Following the decision of the House of Commons to reject May’s Brexit bill, CEC European Managers calls for legal clarity for managers and workers after Brexit. “Without clear rules and safeguards for all citizens, Brexit may impede close ties between the UK and the EU, jepoardising the wellbeing of millions” warns Secretary General, Maxime Legrand. Europe should now learn the Brexit lessons and invest in sustainable bilateral relations.

Almost two years ago, the people in the United Kingdom (UK) have spoken, triggering a now seemingly never-ending debate about the UK’s self-understanding and position in the world. What has followed can be seen as a double revelation. First, that every decision the UK takes – independently of being in or out – is closely linked to the EU’s destiny – economically, politically and even legally[1]. And second, that direct democracy, as expressed in the Brexit referendum, can be highly divisive. Intermediate bodies, such as trade unions, may prove increasingly important within a society held together by instantaneous, but shallow exchanges.

Coming to the possible consequences of Brexit on managers and workers, CEC calls for cautiously monitoring the development of labour rights and employment policies and reaffirms the importance of a mobile workforce for innovation, competitiveness and cultural diversity. Now, European policy makers shall work to reduce to a minimum the restriction of freedom and liberties that inevitably will come from Brexit for managers and workers, but also for all citizens, on both sides of the Channel.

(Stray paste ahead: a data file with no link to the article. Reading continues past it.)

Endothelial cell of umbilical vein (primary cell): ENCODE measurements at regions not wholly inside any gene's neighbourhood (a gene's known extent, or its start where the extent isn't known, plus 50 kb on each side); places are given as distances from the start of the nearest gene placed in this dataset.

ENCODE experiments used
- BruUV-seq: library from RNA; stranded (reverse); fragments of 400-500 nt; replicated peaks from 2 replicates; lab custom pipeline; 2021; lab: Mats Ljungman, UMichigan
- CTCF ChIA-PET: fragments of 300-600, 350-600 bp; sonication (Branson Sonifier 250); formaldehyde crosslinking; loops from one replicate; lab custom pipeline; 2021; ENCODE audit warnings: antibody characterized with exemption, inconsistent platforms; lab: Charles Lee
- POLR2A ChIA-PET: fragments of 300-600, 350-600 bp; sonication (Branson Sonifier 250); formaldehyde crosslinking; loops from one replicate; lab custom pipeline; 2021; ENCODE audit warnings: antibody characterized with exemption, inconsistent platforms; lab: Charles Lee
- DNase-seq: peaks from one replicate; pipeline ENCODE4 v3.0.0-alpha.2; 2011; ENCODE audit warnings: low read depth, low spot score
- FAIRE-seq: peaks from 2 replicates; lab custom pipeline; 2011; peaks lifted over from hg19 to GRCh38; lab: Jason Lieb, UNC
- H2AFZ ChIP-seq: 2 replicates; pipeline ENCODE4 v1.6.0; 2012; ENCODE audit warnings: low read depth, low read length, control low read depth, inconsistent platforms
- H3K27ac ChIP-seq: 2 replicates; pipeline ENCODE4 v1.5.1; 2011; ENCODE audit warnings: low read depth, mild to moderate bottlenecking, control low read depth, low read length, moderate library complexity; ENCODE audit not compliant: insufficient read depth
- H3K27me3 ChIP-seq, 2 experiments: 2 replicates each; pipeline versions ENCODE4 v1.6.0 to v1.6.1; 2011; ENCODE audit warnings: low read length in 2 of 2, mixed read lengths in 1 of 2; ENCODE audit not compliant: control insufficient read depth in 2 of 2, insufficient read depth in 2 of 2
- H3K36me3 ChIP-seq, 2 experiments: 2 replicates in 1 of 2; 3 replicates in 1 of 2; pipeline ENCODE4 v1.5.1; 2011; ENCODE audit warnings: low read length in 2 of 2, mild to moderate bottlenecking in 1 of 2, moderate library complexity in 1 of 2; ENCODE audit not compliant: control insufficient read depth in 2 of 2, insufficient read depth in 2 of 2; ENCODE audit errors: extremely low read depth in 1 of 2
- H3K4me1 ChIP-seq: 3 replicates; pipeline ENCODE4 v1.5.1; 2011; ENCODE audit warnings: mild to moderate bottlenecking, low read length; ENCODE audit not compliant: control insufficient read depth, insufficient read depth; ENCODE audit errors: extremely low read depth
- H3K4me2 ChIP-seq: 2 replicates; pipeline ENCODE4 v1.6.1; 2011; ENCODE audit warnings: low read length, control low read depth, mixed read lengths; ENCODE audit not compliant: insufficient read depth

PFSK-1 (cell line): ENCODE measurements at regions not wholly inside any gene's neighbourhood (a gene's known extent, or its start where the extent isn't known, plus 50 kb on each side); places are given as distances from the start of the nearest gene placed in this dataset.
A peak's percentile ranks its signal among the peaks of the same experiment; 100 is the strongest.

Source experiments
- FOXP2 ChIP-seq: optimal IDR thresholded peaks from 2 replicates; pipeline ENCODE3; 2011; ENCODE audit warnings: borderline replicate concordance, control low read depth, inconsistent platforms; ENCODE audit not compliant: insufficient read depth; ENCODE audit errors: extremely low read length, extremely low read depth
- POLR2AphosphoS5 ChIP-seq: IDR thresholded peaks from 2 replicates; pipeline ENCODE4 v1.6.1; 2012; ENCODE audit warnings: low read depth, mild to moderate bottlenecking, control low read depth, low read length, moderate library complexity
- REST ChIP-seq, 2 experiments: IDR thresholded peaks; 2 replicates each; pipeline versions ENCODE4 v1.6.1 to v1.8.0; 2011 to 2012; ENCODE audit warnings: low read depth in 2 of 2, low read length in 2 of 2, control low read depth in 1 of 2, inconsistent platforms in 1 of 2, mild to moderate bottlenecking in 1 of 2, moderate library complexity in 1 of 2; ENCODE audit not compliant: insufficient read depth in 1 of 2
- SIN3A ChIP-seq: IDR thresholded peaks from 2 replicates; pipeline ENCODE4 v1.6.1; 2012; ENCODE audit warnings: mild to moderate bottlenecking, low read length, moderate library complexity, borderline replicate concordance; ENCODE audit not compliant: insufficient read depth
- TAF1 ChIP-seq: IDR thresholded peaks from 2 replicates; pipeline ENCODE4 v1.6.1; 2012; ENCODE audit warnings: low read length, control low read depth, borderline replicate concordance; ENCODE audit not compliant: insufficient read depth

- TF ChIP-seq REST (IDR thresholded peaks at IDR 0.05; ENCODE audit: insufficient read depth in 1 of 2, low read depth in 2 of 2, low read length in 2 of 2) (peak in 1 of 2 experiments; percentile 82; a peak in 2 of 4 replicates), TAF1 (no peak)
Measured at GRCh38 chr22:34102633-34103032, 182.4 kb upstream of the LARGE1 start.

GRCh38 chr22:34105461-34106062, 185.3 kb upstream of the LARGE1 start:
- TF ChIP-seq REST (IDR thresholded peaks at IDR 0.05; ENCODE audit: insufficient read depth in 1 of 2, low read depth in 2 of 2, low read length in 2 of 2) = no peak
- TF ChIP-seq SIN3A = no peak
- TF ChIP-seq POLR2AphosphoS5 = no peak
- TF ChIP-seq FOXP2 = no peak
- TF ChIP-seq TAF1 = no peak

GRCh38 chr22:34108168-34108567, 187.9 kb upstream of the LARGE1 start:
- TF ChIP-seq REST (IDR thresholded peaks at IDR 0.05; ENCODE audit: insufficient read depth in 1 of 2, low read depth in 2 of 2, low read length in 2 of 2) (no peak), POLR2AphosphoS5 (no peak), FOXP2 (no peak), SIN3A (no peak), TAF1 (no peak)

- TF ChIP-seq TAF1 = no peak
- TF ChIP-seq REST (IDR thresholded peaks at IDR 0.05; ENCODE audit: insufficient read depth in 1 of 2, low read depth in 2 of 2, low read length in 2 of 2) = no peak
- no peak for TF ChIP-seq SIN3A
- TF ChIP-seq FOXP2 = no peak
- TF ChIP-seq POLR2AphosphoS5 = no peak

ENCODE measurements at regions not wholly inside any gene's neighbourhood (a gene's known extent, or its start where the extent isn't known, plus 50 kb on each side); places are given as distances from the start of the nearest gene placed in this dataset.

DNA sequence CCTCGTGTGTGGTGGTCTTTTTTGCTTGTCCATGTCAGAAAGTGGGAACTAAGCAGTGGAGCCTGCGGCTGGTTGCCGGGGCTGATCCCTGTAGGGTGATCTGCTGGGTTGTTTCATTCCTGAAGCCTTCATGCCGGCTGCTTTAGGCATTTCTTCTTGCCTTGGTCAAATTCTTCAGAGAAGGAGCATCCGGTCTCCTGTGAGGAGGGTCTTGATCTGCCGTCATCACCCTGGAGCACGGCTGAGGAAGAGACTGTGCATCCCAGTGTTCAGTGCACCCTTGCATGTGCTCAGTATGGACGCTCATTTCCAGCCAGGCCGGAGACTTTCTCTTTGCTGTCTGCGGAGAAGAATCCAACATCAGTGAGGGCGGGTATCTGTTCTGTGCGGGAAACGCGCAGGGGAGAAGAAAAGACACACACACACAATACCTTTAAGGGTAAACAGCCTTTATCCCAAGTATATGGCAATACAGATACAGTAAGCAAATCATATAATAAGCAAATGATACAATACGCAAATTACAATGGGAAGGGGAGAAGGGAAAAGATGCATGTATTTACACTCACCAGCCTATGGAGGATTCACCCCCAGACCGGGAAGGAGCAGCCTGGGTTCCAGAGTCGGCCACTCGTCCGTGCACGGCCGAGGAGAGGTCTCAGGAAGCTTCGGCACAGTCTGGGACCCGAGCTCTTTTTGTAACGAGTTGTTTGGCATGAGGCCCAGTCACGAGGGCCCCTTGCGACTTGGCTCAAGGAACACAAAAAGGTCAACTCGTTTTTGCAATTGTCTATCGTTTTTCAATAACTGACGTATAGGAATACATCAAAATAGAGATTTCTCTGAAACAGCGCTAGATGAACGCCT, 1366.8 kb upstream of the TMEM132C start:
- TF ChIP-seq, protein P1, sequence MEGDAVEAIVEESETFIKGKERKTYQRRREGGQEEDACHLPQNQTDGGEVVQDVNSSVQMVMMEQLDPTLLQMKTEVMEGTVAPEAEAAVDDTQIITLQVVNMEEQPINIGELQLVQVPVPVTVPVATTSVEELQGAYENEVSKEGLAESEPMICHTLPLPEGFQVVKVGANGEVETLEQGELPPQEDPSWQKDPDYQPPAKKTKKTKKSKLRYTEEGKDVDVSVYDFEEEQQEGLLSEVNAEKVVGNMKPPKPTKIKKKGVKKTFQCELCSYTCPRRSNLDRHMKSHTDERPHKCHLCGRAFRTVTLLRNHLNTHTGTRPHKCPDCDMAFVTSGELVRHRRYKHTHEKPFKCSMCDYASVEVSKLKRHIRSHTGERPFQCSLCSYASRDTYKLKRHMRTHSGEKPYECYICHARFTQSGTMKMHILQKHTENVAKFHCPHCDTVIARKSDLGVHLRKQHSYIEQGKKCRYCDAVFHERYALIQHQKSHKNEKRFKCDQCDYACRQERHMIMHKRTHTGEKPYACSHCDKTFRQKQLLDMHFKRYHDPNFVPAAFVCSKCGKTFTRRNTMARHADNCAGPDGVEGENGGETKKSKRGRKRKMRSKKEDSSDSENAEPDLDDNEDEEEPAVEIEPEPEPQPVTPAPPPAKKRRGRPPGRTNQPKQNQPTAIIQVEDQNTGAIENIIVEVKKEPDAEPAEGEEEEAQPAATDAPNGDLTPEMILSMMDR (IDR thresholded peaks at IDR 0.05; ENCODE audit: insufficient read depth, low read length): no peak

Next steps

After having lost the vote in the House of Commons, Prime Minister May has 3 working days to present an alternative plan to parliament. An option would be to present a second withdrawal agreement at a later stage that would have to be endorsed by the EU or to opt for the so-called “Norwegian model”. The UK would however need Norway’s permission to join the European Free Trade Association. In case all these efforts in parliament fail, its Liaison Committee, uniting opposition and government parties, could propose a compromise.

Alternatively, parliamentarians could adopt legislation to hold a new referendum on Brexit, however requiring an extension of the leave deadline. By default, the UK would leave the European Union without any deal on 29 March under WTO trade rules and without solutions to issues as broad as cross-border mobility, labour legislation or Ireland.

Post-Brexit migration

When it comes to migration, a white paper published last December has announced stricter conditions for entering the UK’s labour market. Prospective migrants would need to dispose of a minimum  £30,000-a-year minimum salary to qualify for a 5 year working visa. The other way to access the country will be conditional and temporary short-term contracts for sectors in need. The conditions set in the white paper are likely to lead to a sharp decrease of managers’ and workers’ mobility. Already today, the socio-cultural climate for the approximately 150 000 EU managers[2] in the UK is deteriorating, making many move back to the other side of the channel.

[1] The debate around the « Norwegian model » has shown that what some call sovereignty cancome at the cost of having no influence on the law-making process, unlike during membership. Many laws in Norway have to adapt to the reality of the European Union.

[2]CMI analysis of UK’s ONS: